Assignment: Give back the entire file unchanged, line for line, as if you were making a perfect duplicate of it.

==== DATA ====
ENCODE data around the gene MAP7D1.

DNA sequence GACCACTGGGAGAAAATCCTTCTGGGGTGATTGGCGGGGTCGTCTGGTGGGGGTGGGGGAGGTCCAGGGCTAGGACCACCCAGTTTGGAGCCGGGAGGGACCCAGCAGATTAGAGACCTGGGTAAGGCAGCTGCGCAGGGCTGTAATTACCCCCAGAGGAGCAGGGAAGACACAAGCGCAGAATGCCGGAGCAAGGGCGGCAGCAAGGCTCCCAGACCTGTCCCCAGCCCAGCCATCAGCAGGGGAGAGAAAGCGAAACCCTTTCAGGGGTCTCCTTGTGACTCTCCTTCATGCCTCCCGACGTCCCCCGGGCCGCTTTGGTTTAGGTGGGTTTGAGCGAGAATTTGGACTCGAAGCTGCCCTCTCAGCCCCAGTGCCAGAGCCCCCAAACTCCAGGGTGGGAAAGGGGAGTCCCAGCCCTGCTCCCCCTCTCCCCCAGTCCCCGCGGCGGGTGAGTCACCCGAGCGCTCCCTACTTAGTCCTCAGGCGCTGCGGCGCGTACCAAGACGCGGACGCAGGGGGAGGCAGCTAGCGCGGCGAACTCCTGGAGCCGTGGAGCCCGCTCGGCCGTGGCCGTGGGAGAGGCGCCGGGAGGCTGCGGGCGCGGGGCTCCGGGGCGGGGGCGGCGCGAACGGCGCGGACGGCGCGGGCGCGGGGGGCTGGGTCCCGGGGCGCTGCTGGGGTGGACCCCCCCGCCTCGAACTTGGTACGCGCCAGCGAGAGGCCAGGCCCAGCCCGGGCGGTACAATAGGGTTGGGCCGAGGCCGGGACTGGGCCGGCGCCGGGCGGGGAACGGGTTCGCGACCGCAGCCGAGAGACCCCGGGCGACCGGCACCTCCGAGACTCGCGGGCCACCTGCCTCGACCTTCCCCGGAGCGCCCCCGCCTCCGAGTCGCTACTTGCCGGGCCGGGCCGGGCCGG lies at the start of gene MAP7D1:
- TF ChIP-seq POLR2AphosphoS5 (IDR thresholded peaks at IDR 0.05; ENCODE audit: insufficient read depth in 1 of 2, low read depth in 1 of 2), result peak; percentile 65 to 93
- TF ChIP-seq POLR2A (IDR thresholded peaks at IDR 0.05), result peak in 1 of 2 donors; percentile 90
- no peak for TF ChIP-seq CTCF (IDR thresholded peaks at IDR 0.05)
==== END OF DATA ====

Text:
ENCODE data around the gene MAP7D1.

DNA sequence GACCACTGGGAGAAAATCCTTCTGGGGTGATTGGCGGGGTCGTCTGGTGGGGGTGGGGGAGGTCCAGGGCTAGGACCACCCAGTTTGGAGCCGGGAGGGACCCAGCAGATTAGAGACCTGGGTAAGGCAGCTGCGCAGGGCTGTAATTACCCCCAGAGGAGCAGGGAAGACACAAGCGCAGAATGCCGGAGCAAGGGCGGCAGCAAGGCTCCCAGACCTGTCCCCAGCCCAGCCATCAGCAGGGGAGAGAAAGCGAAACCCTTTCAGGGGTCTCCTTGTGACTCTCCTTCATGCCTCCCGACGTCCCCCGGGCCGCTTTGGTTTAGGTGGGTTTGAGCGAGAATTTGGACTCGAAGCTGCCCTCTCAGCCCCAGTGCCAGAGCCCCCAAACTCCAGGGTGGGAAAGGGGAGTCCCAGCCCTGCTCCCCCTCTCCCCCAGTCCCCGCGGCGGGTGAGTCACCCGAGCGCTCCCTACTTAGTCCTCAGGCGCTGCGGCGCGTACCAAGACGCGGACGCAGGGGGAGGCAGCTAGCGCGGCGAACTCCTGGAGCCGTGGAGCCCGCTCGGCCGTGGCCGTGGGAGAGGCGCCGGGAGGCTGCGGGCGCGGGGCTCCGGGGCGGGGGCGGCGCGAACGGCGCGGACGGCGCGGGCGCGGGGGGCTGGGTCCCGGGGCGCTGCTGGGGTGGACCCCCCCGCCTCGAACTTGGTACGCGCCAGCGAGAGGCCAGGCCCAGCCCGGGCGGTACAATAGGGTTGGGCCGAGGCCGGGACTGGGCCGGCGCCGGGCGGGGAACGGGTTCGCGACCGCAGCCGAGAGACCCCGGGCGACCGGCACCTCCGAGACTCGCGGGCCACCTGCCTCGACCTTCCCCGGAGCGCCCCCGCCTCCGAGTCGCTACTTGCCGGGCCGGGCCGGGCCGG lies at the start of gene MAP7D1:
- TF ChIP-seq POLR2AphosphoS5 (IDR thresholded peaks at IDR 0.05; ENCODE audit: insufficient read depth in 1 of 2, low read depth in 1 of 2), result peak; percentile 65 to 93
- TF ChIP-seq POLR2A (IDR thresholded peaks at IDR 0.05), result peak in 1 of 2 donors; percentile 90
- no peak for TF ChIP-seq CTCF (IDR thresholded peaks at IDR 0.05)